In 2008, for example, Shanxi governor Meng Xuenong was dismissed after taking responsibility for a mining accident in which more than 250 people died.

The Shanghai government has promised to compensate the fire victims, offering more than 900,000 RMB (about $130,000) per victim. Still, local authorities have declined to publicize the identities of all victims, citing privacy concerns.

Fearing a government cover-up, sympathizers of victims have turned to blogging to air their views about the disaster and hold officials accountable.

Ai Weiwei, an artist-activist who identified those who died in the 2008 Sichuan quake, has been using Twitter to share details of victims.

According to Luo Lin's preliminary report, 1,300 firemen from 45 fire stations responded to the alarm. Three helicopters were called in to assist but were prevented by thick smoke. It took four hours to control the blaze.

The upper portion of the 28-storey building was beyond the reach of the fire equipment, according to news reports. The fighters had to set up hoses atop a nearby building.

TV coverage showed people holding on to scaffolding, waiting to be rescued. Some were able to climb down to safety. Firefighters were able to rescue 107 people but many others did not survive.

Shanghai resident Wu Dongyang wonders: "If it can be so bad fighting fire in a 28-story building, what more if it breaks out in higher buildings?"

With more than 400 towering buildings, Shanghai claims to be a global leader in skyscraper construction.

In March 2011, Shanghai is hosting the 4th Annual Ultra-High-rise Building Summit -- which extols the merits of high-rise construction.

But the tragedy in Shanghai has prompted public warnings about the need for fire prevention, as Chinese cities continue to build high-rise structures to accommodate the burgeoning city population.

"The November 15 fire accident not only sounded the alarm on fire prevention," said Tang Xianxing, a professor at Fudan University. "Even more important, it sounded the alarm on the need for an emergency management system."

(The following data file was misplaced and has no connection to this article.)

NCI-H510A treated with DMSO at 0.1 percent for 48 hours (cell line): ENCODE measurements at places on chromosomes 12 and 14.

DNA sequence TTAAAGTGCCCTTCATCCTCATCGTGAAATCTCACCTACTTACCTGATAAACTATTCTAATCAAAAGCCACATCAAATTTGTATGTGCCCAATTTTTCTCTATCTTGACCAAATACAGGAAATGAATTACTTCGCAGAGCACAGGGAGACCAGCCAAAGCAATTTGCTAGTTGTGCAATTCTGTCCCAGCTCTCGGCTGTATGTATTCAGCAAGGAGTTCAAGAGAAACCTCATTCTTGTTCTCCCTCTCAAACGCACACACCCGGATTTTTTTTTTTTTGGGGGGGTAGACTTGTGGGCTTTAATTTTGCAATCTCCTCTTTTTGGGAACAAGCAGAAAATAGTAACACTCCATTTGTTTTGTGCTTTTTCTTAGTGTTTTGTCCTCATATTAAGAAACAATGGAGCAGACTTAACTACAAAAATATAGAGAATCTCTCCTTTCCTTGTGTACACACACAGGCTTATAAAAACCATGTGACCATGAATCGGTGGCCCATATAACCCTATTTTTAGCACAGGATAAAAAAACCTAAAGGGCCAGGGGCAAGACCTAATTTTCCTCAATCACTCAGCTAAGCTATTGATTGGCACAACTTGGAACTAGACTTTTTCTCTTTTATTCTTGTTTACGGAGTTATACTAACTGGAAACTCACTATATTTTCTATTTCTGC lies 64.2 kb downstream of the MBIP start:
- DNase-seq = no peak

Most cities in China are supposed to have emergency preparedness plans for fires. China's parliament passed a fire prevention law in 2008 and has designated November 9 as the annual "fire-prevention day."

However, annual activities have been mainly confined to periodic fire drills and publicity activities that are usually limited to schools and government agencies.

China's cabinet now aims to change things. Days after the Shanghai fire, it issued a six-point directive, calling for a "nationwide crackdown on lax monitoring and enforcement of fire-safety measures". It also decreed "extensive campaigns to inspect and remove fire hazards and to educate the public about fire safety and controls."

Last year, Chinese police reported a total of 127,000 fires nationwide, killing 1,076 people, according to official sources.

The total casualty count may not be particularly high considering China's huge population. Still, the Chinese authorities are keen to mitigate the danger of fatal accidents, in the same way it is trying to contain the incidence of mining disasters -- which caused 2,631 deaths last year.

"Safety must be first priority," wrote the People's Daily in a commentary published days after the Shanghai blaze. "We want safe development, not development drenched with blood. Without people, what's the use of talking about development?"

Read last week's "Jaime' China": Why the Nobel peace prize upset China